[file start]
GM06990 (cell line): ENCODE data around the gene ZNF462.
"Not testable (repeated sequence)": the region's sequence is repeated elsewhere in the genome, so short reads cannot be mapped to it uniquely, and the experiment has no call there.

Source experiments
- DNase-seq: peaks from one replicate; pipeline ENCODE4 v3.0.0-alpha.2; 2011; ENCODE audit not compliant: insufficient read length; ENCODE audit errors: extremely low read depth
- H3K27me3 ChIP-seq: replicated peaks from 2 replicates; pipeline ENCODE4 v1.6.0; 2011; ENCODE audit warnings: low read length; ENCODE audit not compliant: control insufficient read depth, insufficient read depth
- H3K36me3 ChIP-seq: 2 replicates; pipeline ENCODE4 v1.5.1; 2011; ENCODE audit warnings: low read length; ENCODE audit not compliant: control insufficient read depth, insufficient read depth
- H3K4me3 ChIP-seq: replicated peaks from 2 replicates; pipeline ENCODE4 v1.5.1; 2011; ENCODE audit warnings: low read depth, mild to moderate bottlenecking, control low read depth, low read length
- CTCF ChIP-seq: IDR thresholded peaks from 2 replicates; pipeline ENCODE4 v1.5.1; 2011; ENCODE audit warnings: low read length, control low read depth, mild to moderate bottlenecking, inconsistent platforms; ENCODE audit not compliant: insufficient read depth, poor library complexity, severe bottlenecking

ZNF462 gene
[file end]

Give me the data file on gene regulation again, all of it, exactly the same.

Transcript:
GM06990 (cell line): ENCODE data around the gene ZNF462.
"Not testable (repeated sequence)": the region's sequence is repeated elsewhere in the genome, so short reads cannot be mapped to it uniquely, and the experiment has no call there.

Source experiments
- DNase-seq: peaks from one replicate; pipeline ENCODE4 v3.0.0-alpha.2; 2011; ENCODE audit not compliant: insufficient read length; ENCODE audit errors: extremely low read depth
- H3K27me3 ChIP-seq: replicated peaks from 2 replicates; pipeline ENCODE4 v1.6.0; 2011; ENCODE audit warnings: low read length; ENCODE audit not compliant: control insufficient read depth, insufficient read depth
- H3K36me3 ChIP-seq: 2 replicates; pipeline ENCODE4 v1.5.1; 2011; ENCODE audit warnings: low read length; ENCODE audit not compliant: control insufficient read depth, insufficient read depth
- H3K4me3 ChIP-seq: replicated peaks from 2 replicates; pipeline ENCODE4 v1.5.1; 2011; ENCODE audit warnings: low read depth, mild to moderate bottlenecking, control low read depth, low read length
- CTCF ChIP-seq: IDR thresholded peaks from 2 replicates; pipeline ENCODE4 v1.5.1; 2011; ENCODE audit warnings: low read length, control low read depth, mild to moderate bottlenecking, inconsistent platforms; ENCODE audit not compliant: insufficient read depth, poor library complexity, severe bottlenecking

ZNF462 gene